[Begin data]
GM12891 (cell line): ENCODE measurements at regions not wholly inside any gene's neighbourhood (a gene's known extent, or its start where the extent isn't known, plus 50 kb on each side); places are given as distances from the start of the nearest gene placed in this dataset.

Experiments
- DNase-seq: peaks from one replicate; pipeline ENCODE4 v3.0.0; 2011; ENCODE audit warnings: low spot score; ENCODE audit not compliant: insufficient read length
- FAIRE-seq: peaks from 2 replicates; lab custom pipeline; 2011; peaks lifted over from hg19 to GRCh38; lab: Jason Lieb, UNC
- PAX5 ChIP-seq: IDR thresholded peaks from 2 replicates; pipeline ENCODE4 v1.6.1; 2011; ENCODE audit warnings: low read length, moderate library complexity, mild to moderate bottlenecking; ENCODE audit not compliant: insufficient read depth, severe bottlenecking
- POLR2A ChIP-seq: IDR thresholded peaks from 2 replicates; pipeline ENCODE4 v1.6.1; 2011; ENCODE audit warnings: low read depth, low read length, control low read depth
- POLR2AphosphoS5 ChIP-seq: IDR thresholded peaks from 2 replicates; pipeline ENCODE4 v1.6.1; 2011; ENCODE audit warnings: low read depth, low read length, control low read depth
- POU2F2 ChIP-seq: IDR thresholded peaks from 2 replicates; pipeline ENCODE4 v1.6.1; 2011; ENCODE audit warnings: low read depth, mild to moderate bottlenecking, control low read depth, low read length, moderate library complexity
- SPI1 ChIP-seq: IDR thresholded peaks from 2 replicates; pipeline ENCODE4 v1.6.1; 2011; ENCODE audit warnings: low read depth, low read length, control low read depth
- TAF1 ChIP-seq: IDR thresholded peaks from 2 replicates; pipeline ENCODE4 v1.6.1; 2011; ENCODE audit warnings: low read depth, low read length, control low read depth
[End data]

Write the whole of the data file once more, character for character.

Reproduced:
GM12891 (cell line): ENCODE measurements at regions not wholly inside any gene's neighbourhood (a gene's known extent, or its start where the extent isn't known, plus 50 kb on each side); places are given as distances from the start of the nearest gene placed in this dataset.

Experiments
- DNase-seq: peaks from one replicate; pipeline ENCODE4 v3.0.0; 2011; ENCODE audit warnings: low spot score; ENCODE audit not compliant: insufficient read length
- FAIRE-seq: peaks from 2 replicates; lab custom pipeline; 2011; peaks lifted over from hg19 to GRCh38; lab: Jason Lieb, UNC
- PAX5 ChIP-seq: IDR thresholded peaks from 2 replicates; pipeline ENCODE4 v1.6.1; 2011; ENCODE audit warnings: low read length, moderate library complexity, mild to moderate bottlenecking; ENCODE audit not compliant: insufficient read depth, severe bottlenecking
- POLR2A ChIP-seq: IDR thresholded peaks from 2 replicates; pipeline ENCODE4 v1.6.1; 2011; ENCODE audit warnings: low read depth, low read length, control low read depth
- POLR2AphosphoS5 ChIP-seq: IDR thresholded peaks from 2 replicates; pipeline ENCODE4 v1.6.1; 2011; ENCODE audit warnings: low read depth, low read length, control low read depth
- POU2F2 ChIP-seq: IDR thresholded peaks from 2 replicates; pipeline ENCODE4 v1.6.1; 2011; ENCODE audit warnings: low read depth, mild to moderate bottlenecking, control low read depth, low read length, moderate library complexity
- SPI1 ChIP-seq: IDR thresholded peaks from 2 replicates; pipeline ENCODE4 v1.6.1; 2011; ENCODE audit warnings: low read depth, low read length, control low read depth
- TAF1 ChIP-seq: IDR thresholded peaks from 2 replicates; pipeline ENCODE4 v1.6.1; 2011; ENCODE audit warnings: low read depth, low read length, control low read depth